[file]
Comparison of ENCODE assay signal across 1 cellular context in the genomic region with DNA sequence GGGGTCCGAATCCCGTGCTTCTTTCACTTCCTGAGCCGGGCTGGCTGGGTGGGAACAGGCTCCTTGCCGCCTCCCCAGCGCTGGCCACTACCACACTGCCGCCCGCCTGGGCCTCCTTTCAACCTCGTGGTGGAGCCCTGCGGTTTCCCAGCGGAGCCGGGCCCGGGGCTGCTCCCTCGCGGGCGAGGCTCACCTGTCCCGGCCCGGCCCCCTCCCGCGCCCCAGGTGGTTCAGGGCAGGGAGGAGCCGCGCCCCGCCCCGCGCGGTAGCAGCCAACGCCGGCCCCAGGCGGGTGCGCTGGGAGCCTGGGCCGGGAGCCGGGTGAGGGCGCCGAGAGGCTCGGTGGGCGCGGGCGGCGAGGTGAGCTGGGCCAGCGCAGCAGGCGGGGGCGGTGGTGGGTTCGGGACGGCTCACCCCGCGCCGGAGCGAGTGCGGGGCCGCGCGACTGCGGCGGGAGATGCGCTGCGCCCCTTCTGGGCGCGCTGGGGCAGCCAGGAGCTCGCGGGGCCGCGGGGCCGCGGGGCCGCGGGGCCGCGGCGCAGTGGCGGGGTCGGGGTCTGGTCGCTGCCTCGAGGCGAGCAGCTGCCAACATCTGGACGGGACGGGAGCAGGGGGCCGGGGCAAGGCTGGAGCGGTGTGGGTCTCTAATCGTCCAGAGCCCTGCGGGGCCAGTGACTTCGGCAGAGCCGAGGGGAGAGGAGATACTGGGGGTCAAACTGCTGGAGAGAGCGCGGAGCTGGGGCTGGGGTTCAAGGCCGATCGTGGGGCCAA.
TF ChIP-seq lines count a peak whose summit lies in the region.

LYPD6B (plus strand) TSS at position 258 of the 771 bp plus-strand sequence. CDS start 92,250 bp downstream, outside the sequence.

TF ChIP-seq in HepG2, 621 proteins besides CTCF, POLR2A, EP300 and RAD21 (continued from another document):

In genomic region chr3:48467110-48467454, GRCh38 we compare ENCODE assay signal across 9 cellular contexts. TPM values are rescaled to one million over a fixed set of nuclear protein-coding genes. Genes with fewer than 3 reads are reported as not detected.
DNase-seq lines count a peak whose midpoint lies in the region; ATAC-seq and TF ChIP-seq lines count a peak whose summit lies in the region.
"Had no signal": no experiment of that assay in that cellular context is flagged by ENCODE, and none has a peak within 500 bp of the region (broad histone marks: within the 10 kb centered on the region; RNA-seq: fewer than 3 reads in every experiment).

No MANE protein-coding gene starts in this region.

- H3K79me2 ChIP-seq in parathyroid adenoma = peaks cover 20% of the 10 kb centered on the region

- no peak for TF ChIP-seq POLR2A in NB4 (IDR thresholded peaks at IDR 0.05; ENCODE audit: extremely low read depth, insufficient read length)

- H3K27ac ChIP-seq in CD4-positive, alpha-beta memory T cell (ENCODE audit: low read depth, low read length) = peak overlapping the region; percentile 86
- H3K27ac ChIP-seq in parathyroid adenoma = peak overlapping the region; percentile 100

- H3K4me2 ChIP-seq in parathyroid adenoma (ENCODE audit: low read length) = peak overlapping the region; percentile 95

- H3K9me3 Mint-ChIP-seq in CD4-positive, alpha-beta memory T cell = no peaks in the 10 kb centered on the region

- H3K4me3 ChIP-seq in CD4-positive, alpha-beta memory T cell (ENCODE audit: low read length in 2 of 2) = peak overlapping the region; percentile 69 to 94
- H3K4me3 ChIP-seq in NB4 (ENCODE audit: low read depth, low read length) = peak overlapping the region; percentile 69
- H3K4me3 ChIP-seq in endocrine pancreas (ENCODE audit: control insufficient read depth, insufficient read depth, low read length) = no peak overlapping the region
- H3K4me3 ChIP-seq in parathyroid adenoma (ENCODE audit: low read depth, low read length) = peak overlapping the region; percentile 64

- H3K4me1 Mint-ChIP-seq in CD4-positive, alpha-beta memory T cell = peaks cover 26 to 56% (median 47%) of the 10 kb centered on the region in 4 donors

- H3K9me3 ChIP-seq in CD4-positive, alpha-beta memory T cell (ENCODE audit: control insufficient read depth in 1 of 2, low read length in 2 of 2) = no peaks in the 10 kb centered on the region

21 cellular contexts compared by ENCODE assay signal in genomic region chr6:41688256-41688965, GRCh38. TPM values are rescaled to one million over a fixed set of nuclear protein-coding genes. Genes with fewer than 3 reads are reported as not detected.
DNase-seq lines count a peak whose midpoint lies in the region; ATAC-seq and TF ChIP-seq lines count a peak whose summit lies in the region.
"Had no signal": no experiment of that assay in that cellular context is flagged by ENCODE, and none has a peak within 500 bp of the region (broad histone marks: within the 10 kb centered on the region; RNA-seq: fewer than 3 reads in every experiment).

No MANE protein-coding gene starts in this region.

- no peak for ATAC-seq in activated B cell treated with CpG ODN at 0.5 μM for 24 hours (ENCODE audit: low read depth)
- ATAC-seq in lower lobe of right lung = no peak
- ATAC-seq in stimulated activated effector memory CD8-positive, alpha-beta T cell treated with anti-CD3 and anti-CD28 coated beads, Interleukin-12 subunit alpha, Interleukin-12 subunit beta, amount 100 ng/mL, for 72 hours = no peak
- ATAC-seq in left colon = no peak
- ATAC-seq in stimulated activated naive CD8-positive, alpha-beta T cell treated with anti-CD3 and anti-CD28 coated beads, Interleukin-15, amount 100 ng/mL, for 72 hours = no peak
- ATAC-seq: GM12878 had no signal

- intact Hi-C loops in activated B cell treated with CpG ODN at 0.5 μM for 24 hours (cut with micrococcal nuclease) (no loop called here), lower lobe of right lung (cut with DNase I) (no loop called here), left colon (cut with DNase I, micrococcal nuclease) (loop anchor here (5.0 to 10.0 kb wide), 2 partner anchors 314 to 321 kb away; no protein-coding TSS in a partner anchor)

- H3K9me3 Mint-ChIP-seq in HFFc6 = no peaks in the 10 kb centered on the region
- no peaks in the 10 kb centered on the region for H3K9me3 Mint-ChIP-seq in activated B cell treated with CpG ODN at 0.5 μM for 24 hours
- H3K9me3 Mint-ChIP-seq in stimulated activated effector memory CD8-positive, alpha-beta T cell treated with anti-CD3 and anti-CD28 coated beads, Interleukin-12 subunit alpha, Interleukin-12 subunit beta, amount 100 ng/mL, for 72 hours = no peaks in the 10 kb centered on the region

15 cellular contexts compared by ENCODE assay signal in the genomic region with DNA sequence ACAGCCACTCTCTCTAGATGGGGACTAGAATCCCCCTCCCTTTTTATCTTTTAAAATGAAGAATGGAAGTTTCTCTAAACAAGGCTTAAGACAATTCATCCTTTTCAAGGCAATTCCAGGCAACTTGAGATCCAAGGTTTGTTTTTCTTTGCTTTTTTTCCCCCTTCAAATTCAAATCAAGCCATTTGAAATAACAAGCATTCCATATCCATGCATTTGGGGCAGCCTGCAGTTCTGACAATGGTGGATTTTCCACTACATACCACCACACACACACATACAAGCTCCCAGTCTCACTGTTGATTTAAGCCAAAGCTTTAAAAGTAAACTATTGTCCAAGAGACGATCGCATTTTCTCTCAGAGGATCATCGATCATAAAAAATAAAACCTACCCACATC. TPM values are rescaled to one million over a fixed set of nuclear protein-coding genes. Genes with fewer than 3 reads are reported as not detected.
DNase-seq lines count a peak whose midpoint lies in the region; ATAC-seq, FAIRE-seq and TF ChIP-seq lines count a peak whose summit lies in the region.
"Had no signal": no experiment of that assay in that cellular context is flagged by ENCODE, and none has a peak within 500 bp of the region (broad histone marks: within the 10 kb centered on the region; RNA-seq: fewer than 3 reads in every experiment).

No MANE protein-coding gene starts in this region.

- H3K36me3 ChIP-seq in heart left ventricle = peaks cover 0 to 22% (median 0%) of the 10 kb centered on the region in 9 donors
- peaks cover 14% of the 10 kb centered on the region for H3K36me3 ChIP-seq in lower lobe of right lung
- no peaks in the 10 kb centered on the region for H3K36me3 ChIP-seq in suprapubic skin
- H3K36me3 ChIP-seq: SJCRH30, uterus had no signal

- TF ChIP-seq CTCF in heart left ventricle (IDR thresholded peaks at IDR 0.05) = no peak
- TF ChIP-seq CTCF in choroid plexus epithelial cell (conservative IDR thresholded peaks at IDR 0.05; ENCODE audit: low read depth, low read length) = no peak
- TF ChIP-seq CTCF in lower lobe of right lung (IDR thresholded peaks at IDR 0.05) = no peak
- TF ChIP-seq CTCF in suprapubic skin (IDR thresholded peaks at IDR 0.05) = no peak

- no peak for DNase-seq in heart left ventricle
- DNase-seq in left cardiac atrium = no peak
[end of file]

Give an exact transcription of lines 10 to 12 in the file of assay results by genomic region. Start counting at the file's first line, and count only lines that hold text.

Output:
- no peak for TF ChIP-seq POLR2A in NB4 (IDR thresholded peaks at IDR 0.05; ENCODE audit: extremely low read depth, insufficient read length)

- H3K27ac ChIP-seq in CD4-positive, alpha-beta memory T cell (ENCODE audit: low read depth, low read length) = peak overlapping the region; percentile 86
- H3K27ac ChIP-seq in parathyroid adenoma = peak overlapping the region; percentile 100